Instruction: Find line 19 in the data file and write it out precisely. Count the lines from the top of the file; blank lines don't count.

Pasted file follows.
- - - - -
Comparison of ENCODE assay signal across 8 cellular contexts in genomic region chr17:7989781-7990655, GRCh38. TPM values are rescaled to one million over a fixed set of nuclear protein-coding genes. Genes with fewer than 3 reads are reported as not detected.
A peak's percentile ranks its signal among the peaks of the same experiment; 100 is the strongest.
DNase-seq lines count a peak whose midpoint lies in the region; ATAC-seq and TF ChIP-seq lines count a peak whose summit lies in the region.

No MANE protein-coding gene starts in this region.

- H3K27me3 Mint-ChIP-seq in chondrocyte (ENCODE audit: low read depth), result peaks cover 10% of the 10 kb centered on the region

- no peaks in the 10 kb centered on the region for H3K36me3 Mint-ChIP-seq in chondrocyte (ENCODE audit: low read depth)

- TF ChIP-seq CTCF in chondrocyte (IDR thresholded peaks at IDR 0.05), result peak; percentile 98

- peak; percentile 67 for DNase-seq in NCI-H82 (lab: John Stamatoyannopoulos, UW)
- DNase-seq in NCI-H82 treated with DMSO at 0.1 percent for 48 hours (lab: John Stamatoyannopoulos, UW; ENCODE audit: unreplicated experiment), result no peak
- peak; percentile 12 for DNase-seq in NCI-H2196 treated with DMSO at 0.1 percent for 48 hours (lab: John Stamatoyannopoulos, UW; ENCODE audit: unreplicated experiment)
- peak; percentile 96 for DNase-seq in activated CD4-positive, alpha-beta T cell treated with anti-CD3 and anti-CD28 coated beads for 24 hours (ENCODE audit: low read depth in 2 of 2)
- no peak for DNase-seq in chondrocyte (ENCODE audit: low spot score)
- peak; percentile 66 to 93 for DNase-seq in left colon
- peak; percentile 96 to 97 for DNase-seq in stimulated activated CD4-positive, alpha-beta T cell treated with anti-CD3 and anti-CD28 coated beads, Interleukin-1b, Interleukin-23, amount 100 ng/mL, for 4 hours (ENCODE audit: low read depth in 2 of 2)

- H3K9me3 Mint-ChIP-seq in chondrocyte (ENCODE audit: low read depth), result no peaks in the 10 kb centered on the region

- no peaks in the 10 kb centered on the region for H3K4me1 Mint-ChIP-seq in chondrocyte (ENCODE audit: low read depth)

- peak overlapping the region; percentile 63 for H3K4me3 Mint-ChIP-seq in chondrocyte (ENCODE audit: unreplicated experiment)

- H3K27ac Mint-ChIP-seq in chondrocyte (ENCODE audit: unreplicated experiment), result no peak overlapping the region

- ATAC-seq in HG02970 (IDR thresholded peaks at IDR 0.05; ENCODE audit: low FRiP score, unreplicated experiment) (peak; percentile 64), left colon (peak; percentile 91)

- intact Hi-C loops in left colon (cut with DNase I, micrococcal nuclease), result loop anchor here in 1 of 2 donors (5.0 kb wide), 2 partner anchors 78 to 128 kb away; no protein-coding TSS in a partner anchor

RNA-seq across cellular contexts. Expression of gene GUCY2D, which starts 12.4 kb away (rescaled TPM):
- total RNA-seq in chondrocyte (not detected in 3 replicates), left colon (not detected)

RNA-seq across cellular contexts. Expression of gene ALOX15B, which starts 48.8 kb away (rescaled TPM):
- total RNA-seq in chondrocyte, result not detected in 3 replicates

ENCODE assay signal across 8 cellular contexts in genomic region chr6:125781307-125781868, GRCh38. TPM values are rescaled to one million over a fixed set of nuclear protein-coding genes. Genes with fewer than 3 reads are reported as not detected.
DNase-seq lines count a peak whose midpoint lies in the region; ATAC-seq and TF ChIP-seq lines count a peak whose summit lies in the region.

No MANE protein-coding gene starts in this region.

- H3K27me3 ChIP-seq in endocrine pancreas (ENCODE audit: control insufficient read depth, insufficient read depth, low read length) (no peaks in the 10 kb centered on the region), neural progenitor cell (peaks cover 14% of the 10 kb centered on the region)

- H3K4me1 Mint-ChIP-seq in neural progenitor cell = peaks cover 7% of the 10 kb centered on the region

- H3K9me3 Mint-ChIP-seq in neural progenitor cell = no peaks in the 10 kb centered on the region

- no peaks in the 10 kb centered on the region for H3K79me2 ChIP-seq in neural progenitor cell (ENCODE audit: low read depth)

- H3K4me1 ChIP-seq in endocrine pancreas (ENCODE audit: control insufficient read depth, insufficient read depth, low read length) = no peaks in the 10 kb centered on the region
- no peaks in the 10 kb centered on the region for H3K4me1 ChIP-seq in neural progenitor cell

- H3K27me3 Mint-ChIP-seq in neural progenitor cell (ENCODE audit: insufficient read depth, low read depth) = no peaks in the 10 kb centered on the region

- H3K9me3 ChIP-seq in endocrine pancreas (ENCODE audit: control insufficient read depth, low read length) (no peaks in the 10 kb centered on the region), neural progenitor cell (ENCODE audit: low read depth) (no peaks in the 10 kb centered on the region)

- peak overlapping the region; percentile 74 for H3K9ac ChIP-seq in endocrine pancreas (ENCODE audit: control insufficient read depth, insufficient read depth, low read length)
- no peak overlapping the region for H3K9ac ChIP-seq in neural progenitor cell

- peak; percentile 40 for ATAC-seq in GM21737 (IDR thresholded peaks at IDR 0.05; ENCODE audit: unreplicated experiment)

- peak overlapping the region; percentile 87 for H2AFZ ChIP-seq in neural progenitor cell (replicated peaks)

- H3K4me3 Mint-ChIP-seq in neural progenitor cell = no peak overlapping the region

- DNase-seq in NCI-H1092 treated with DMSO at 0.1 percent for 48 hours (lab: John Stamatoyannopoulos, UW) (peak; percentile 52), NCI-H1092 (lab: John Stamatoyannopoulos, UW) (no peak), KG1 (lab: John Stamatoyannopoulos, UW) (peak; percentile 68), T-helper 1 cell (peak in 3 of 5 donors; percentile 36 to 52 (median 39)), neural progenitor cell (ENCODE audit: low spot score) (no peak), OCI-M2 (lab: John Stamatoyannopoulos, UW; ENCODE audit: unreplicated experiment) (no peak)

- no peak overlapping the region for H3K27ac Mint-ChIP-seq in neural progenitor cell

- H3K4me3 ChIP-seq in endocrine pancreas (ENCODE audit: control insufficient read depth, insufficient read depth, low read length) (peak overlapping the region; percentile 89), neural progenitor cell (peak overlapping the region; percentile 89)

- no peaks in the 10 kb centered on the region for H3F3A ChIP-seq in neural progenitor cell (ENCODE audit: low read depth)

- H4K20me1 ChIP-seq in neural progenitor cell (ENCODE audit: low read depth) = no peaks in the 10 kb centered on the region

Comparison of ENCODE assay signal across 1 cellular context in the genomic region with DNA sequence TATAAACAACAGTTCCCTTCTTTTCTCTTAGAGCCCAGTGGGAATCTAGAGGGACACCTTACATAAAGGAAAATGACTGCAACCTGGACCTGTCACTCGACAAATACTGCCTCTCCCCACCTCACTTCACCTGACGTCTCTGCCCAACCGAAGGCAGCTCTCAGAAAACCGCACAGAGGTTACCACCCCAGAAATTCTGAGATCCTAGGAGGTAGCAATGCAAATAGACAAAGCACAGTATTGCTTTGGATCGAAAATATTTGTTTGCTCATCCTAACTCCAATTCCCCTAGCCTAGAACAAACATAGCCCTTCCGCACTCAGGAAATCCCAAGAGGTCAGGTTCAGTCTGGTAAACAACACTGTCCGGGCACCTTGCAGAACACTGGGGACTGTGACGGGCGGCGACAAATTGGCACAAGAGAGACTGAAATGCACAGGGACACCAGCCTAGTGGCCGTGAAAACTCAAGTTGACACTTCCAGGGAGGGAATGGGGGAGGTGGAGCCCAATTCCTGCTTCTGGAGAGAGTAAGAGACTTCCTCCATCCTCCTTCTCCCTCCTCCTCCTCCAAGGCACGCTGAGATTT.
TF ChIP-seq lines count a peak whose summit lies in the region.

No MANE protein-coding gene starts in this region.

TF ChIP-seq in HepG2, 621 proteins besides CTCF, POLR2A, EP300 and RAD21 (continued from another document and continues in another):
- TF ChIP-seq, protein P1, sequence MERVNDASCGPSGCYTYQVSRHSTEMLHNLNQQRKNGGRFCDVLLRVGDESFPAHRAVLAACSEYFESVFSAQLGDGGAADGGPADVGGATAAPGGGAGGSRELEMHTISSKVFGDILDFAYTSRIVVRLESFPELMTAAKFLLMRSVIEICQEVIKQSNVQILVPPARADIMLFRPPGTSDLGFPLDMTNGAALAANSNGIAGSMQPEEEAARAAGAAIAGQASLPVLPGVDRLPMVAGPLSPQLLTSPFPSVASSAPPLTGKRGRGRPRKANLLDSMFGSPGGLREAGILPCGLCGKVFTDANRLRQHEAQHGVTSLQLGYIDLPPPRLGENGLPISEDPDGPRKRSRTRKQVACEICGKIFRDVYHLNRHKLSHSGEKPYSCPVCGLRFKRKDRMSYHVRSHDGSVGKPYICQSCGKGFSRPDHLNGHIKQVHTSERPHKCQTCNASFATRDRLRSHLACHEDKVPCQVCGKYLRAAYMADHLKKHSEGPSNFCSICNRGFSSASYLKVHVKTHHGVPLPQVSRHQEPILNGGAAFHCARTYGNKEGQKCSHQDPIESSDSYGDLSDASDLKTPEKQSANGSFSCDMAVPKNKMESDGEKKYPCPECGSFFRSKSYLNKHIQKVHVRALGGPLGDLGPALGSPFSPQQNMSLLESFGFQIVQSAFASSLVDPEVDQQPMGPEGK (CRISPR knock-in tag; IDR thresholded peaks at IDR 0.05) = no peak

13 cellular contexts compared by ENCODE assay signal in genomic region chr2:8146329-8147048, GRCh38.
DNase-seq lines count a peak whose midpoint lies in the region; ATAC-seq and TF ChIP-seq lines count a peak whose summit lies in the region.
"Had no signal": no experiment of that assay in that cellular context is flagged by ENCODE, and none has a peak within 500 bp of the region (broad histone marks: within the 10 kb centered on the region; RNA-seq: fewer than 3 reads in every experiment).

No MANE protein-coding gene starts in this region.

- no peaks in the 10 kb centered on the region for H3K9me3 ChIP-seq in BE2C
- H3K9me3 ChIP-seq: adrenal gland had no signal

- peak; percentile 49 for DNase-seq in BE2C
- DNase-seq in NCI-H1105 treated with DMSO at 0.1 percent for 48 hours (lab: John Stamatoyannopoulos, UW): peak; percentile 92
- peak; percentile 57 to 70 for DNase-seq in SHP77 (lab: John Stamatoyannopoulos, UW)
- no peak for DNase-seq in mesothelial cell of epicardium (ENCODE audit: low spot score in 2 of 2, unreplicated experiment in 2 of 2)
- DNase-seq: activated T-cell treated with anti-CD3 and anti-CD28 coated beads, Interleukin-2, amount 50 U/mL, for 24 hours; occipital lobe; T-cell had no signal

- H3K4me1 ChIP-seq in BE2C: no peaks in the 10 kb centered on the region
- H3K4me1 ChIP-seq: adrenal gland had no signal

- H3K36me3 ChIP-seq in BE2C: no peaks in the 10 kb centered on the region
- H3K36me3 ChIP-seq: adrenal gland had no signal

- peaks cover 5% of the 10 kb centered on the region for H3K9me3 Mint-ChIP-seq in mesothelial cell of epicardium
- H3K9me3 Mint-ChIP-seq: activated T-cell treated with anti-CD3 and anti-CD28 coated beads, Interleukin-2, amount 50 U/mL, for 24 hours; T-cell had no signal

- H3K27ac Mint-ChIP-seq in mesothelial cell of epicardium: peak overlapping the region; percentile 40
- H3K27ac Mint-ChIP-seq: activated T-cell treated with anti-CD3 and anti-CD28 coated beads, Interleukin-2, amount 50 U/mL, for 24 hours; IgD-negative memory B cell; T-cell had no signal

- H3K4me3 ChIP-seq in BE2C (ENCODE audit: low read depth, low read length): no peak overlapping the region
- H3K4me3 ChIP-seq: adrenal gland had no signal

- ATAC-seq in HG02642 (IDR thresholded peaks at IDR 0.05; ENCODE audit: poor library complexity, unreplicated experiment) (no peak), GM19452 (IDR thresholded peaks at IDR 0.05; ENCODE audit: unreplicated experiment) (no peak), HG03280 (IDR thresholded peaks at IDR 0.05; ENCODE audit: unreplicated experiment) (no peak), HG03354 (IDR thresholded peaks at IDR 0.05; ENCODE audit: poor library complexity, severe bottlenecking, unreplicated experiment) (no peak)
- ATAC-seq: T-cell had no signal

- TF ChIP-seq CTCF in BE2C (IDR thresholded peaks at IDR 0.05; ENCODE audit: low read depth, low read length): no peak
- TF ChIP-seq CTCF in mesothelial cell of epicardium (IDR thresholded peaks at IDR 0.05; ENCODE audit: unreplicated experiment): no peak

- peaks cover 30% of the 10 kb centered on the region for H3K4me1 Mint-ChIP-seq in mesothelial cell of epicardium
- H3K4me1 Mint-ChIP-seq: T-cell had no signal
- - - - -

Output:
- ATAC-seq in HG02970 (IDR thresholded peaks at IDR 0.05; ENCODE audit: low FRiP score, unreplicated experiment) (peak; percentile 64), left colon (peak; percentile 91)